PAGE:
N.W.A, of course, single-handedly elevated gangsta rap into a marketable hip-hop subgenre, selling three million copies of their 1988 debut Straight Outta Compton. And while their sound might at first seem a world removed from the mainstream-friendly Beasties, MC Ren wasn’t the only fan within N.W.A. Before N.W.A, Ice Cube was in a trio called C.I.A., who were basically Beasties knockoffs. On their 1987 EP Cru’ In Action! (produced by another future N.W.A member, Dr. Dre) they copied Licensed to Ill’s rhyme patterns, used samples from the album and employed similar turns of phrase on songs like “My Posse” and “Ill-Legal.” “C.I.A. was a Beastie Boys rip-off,” said Alonzo Williams, a mentor to the group.

Def Jam / Columbia

Def Jam / Columbia

“Beastie Boys were innovators to the West Coast,” added rapper J-Dee. “Licensed to Ill came out of every Suzuki truck and Volkswagen. ‘Paul Revere’ was the jam.” J-Dee divided his time between South Central and Compton growing up and was a member of Ice Cube’s spin-off group Da Lench Mob. J-Dee and I spoke last year from the California Men’s Colony prison in San Luis Obispo, where he was serving time for a 1993 murder.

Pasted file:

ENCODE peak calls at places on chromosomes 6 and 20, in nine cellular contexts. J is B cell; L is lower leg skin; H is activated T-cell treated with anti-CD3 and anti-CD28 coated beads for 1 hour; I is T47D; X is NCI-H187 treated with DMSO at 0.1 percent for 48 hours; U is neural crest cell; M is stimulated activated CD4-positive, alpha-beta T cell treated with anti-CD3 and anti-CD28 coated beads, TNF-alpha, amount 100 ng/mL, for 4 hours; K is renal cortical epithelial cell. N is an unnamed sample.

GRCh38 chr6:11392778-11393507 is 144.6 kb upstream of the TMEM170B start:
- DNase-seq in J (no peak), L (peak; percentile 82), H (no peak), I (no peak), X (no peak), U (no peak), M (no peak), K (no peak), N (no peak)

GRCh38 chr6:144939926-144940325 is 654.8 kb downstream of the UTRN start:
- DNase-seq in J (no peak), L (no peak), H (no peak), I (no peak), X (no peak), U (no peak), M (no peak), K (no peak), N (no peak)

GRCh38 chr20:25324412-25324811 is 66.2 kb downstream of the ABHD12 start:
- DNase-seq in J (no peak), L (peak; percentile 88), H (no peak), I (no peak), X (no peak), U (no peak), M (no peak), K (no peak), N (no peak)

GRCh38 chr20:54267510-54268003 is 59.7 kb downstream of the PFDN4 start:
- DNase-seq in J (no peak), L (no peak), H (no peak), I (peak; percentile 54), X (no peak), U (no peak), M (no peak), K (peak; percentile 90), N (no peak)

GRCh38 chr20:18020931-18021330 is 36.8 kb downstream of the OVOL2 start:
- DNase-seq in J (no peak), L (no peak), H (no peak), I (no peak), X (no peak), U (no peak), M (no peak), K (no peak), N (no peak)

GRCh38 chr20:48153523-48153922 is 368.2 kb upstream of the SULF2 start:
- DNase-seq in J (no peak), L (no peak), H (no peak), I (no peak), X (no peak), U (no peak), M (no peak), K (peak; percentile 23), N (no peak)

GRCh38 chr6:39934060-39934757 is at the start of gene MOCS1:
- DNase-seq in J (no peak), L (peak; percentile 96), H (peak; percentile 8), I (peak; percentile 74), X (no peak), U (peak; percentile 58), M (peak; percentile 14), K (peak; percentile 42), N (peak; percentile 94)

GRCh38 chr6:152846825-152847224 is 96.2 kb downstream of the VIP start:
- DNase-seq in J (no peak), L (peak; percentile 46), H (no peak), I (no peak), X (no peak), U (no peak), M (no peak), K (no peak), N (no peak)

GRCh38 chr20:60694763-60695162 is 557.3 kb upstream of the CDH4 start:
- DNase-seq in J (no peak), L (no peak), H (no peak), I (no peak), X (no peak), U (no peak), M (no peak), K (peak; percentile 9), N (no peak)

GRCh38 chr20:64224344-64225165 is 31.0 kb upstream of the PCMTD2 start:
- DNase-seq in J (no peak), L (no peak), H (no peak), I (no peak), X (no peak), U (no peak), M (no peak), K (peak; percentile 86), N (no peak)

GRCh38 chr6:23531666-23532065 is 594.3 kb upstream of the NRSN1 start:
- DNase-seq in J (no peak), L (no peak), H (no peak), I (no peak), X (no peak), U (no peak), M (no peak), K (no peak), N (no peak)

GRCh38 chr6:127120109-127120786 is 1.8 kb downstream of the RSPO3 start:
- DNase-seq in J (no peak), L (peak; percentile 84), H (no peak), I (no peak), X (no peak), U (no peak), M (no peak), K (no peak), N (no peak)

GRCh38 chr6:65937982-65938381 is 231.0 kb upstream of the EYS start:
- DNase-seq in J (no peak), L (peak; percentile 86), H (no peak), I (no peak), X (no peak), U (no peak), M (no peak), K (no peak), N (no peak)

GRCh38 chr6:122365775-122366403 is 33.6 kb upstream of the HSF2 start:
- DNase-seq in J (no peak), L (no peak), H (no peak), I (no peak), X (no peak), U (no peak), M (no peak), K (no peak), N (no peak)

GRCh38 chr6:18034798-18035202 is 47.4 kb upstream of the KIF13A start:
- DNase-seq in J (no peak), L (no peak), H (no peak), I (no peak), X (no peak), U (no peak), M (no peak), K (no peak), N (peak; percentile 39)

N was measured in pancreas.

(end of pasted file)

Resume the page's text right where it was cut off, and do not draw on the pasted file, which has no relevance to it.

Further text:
And it wasn’t just N.W.A and their affiliates. Houston horrorcore trailblazers Ghetto Boys (the spelling of "Ghetto” would later change) mined the Beasties’ sound on their first album, 1988’s Making Trouble. Soon afterward they reshuffled their lineup to feature now-legendary spitter Scarface—who kicked off his career as a DJ playing Beasties’ songs. The group’s lyrics proved so abrasive that their own distributor Geffen refused to put out their self-titled 1990 album–that is until their producer Rick Rubin, having previously worked with the Beasties, found an alternative distribution channel.